sat 25/05/2019

Comedy Reviews

The Catherine Tate Show Live, Wyndham's Theatre review - sketch show favourites on stage

Veronica Lee

In 2016 Catherine Tate performed live comedy for the first time since her Edinburgh Fringe days at the beginning of her career, and the show was deservedly both a critical and box-office success.

Read more...

Best of 2018: Comedy

Veronica Lee

The highlight of 2018 for me was the return of two mighty sets of talents – Flight of the Conchords and The League of Gentlemen – and it was heartwarming to see that they had lost none of their sharpness, wit or love of performing in front of a live audience. In stand-up, while a lot of established comics were again producing the goods, one newcomer, a young Irishwoman, stood out.

Read more...

Hari Kondabolu, Soho Theatre review - from politics to papayas

Veronica Lee

As openings go, the first night of Hari Kondabolu's standup residency at Soho Theatre was pretty memorable, so get to American Hour in good time as he is trying to pull off the same trick when he can (no spoilers, but it involves quite a bit of planning for each performance, so he may not)....

Read more...

Matt Forde, Purcell Room review - politics plus deft impressions

Veronica Lee

You might think that, given the upheaval we are living through, political comics would be 10 a penny but, surprisingly, they’re thin on the ground. Regardless of how any rivals he has, though, Matt Forde is surely the outstanding political comic working today.

Read more...

Dave Gorman, Royal Festival Hall review - PowerPoint king is back with bite

Veronica Lee

Anyone who has seen a previous Dave Gorman show or his television series Modern Life Is Goodish knows what to expect: a show that's part lecture, part conversation, all pedantry, done with the aid of a PowerPoint presentation – clicker, laptop and onstage big screen as important as the patter, the text on screen often providing an addendum gag to the one he has already told, or...

Read more...

Natalie Palamides, Soho Theatre - challenging show about consent

Veronica Lee

The #MeToo movement is barely a year old, but it is already prompting some clever and insightful comedy – from standalone jokes or set-pieces in several comics’ shows, or, here, a very funny but frequently discomfiting hour that delves deep into the subjects of gender, relationships and toxic masculinity.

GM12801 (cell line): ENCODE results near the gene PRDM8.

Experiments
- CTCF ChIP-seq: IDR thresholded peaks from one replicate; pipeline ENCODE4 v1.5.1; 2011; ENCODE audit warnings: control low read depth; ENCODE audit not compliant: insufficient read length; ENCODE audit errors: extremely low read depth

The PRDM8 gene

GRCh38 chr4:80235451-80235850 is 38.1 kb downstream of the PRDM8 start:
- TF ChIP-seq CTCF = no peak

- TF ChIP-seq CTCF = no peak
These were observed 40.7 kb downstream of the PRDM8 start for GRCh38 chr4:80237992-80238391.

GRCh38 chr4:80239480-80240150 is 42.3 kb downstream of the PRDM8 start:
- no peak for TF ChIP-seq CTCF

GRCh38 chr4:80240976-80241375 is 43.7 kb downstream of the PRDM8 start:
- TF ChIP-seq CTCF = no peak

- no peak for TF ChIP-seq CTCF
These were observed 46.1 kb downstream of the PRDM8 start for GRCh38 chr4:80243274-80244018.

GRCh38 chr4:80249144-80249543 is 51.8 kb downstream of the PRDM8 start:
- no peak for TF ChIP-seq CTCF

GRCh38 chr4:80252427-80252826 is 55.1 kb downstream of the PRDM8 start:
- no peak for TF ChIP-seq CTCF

Read more...

Ayesha Hazarika, Soho Theatre review - feminism examined

Veronica Lee

As a former adviser to Harriet Harman and Ed Miliband – and a woman who has put her name forward to be a Labour Party candidate at a Westminster election – Ayesha Hazarika certainly knows her politics from the inside.

Read more...

Ciarán Dowd, Soho Theatre review - terrific spoof swordsman tale

Veronica Lee

The Edinburgh Fringe does throw up some oddities – in comedy shows, of course, but also in its dishing out of awards. And so it was that Ciarán Dowd's marvellous Don Rodolfo deservedly gained the Edinburgh Comedy Award for best newcomer, even though he's an old Fringe hand.

Read more...

Ivo Graham, Soho Theatre review - the perils of growing up

Veronica Lee

Considering where Motion Sickness ends up, Ivo Graham's new show begins a million miles away, as he talks about his love of trains and his favourite train company, Chiltern – or “The Chilt”. But don't be fooled by this quotidian fare; what begins as a seemingly aimless wander down a path of nothing very much packs an emotional punch by the end of the hour.

Read more...

Nish Kumar, Soho Theatre review - the state we're in

Veronica Lee

Blimey, Nish Kumar is angry. Angry about Donald Trump, angry about misogyny, angry about racism, angry about Brexit – angry about a lot of things.

Read more...

Pages

Subscribe to theartsdesk.com

Thank you for continuing to read our work on theartsdesk.com. For unlimited access to every article in its entirety, including our archive of more than 10,000 pieces, we're asking for £3.95 per month or £30 per year. We feel it's a very good deal, and hope you do too.

To take an annual subscription now simply click here.

And if you're looking for that extra gift for a friend or family member, why not treat them to a theartsdesk.com gift subscription?

latest in today

Los Angeles Master Chorale, Gershon, Sellars, Barbican revie...

By some strange alignment of the stars, Peter Sellars’s staged version of Orlando di Lasso’s...

Rocketman review - fabulous musically but a tad miserable to...

Rocketman opens with its hero in flamboyant stage costume stomping into a drab group therapy session. Pulling the sparkling horns off his...

Oh Sees, Tramshed, Cardiff review - breakneck wig outs

Oh Sees have long been touted of as the perfect festival band. Their racuous, high-tempo rock'n'roll always riles up the drunken swathes, even if...

Four Quartets, Barbican Theatre review - ultimate stage poet...

The first surprise is that this hasn’t been done before. The poems that comprise TS Eliot’s...

Cannes 2019: Parasite review - hilarious and horrifying

Like Snowpiercer before it, Bong Joon-ho’s rage-fuelled ...

Spice Girls, Croke Park Dublin review - uncomplicated fun

They’re back and they’re looking and sounding good - and Spice Girls mania took over Dublin’s city centre for several hours before the concert...

Emily Atack, Clapham Grand review - I'm a Celebrity......

Most people know Emily Atack from The Inbetweeners, where she played Charlotte, the object of Will's desire. More recently, she found new...

Rokia Traoré: Dream Mandé: Djata, Brighton Festival 2019 rev...

Rokia Traoré’s passage through this year’s Brighton Festival has been central, binding it to her Malian identity in a series of gigs....